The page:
I mentioned clean vocalist Fabienne Erni’s excellent vocal contributions to this album, and by Thor, does she soar like a raven in flight through many of these tracks. Her flawless mezzo-soprano belt is a standout feature in “Black Water Dawn”, “Breathe”, and most notably, “The Slumber”, the powerful and anguished chorus of which is a particularly passionate note in this lengthy album. Despite the often highly crowded instrumental texture of many of the tracks on “Ategnatos”, there are also some very memorable solo moments for some of the other instrumentalists – there’s an epic whistle solo on the aforementioned “The Slumber”, providing some sparkle and extra folky flourish, and Nicole Ansperger’s brilliant fiddle solo in “Worship” is the highlight of that track, even if overall the track does sound straight out of In Flames’ back catalogue. 

 

“Ategnatos” is overlong with no fewer than 16 tracks, and certainly, there are a few filler tracks here and there – mostly the short and perhaps unnecessary instrumental interludes – and by the time we get to “Threefold Death” and “Breathe”, the album does start to drag on a bit. However, there are just as many high points as there are lows. Second album single “Ambiramus” is a shining example of everything Eluveitie does well, packaged into a rollicking poppy folk rave dream, complete with fun disco beats and an instrumental melodic hook that will be the earworm to follow you around for the next few days. This being a folk metal album, there is also a very interesting reworked and rearranged cover of Celtic folk song “Oro se do bheatha bhaile” that takes form in the track “The Raven Hill”.  The chanted choruses and swaggering guitar riffs in this track lend a more modern pirate-shanty flavour to this ancient folk ballad that is as old as the hills. And it really works in an Eluveitie album, that’s for sure.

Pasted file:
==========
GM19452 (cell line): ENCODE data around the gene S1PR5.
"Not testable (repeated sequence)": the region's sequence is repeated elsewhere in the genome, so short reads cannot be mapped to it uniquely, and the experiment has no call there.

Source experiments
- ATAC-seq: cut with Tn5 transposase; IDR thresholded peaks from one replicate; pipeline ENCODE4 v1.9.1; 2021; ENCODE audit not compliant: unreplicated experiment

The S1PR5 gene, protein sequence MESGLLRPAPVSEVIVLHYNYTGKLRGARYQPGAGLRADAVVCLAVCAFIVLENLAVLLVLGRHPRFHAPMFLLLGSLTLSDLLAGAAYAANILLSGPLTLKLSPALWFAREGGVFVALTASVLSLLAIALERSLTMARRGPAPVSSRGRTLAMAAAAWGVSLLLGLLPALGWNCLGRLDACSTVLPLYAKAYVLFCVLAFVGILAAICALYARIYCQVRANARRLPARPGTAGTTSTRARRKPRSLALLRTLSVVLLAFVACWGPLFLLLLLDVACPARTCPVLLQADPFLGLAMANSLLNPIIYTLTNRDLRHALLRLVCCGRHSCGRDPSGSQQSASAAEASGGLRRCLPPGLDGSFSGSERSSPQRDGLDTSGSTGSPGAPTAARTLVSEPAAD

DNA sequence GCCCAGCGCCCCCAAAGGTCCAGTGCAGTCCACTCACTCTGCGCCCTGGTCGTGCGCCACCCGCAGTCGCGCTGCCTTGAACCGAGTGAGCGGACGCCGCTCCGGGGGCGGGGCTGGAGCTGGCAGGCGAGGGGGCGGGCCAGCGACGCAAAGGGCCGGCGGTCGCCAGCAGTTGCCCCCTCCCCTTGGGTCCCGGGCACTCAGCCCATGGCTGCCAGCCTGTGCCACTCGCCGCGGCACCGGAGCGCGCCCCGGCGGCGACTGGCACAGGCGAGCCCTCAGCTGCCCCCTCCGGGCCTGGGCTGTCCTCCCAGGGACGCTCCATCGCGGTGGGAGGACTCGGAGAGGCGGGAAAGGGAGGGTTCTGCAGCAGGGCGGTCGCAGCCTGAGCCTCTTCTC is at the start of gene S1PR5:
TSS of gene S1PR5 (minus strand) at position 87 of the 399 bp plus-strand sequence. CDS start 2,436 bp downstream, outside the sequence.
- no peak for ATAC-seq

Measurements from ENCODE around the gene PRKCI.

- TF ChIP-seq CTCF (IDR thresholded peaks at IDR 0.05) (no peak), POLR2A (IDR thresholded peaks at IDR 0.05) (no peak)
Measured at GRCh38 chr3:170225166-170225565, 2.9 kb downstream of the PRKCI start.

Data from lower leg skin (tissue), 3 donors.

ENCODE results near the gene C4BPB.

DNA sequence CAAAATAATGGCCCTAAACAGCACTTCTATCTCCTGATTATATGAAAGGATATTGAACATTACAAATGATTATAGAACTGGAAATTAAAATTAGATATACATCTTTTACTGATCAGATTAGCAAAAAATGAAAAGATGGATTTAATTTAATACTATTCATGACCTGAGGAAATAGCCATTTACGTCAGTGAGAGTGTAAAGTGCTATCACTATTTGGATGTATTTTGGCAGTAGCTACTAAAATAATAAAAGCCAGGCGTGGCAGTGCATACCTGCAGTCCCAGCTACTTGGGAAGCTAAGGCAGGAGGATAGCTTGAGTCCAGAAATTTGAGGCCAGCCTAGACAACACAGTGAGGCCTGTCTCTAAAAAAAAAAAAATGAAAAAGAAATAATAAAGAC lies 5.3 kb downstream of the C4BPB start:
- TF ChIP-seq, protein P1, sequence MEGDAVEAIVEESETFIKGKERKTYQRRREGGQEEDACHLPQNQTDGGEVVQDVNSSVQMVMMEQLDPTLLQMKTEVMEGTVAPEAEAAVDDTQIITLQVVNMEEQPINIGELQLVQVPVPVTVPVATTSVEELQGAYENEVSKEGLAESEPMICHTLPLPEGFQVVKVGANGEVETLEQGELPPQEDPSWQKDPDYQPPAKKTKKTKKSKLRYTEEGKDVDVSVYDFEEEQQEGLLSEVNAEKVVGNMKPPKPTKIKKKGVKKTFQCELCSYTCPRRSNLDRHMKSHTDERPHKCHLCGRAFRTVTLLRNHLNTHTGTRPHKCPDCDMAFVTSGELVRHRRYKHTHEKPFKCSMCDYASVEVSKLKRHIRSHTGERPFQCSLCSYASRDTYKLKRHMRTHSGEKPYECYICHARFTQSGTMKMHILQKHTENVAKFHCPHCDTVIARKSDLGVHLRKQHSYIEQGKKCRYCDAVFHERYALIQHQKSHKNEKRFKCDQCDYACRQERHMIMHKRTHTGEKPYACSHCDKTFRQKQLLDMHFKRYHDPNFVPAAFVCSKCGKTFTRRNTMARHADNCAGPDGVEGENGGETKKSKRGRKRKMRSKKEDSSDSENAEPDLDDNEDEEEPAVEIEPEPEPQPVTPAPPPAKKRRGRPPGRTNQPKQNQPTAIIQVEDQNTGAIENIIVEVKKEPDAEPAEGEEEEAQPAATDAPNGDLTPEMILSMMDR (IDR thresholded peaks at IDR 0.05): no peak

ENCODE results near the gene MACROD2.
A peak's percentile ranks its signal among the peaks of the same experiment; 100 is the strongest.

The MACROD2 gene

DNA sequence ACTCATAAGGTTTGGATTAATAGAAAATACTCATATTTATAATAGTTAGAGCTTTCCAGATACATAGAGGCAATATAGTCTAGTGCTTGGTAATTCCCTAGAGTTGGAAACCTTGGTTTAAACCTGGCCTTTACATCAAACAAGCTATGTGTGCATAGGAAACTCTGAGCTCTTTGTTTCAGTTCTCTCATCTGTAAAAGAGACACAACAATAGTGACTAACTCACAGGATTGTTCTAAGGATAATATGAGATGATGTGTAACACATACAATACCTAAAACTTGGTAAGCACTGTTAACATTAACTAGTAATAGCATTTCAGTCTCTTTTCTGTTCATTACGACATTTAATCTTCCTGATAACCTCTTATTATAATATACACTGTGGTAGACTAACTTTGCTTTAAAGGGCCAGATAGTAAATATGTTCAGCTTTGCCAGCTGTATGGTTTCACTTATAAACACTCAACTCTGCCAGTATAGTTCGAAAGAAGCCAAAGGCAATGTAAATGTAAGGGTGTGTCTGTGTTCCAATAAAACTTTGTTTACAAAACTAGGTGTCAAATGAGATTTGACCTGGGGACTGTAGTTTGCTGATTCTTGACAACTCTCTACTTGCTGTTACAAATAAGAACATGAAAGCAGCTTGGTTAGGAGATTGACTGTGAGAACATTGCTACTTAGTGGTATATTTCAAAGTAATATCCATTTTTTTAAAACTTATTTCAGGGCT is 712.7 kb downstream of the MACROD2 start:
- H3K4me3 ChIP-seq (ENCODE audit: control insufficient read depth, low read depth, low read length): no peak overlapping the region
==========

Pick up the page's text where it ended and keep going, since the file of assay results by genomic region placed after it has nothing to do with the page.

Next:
Overall, “Ategnatos” may not be a groundbreaking work, but the glimpses of stylistic experimentation and creativity that appear throughout the album serve to indicate the more mature, multi-faceted and complex sound that Eluveitie are clearly working towards perfecting. I don’t feel that this album is enough of a departure from the band’s signature sound to truly embody the rebirth concept of “Ategnatos”. However, it’s like standing at the foot of a mountain at sunrise – you can see the rays of light slowly emerging from behind the rocky hills, and though it’s not much, you know a new day is dawning. For me, this is what “Ategnatos” represents – not quite the dawning of a new era for this iconic folk powerhouse, but the beginnings of a gradual evolution in their core sound and the potential for transformative power to create a whole new world of folk metal.

 

8 out of 10.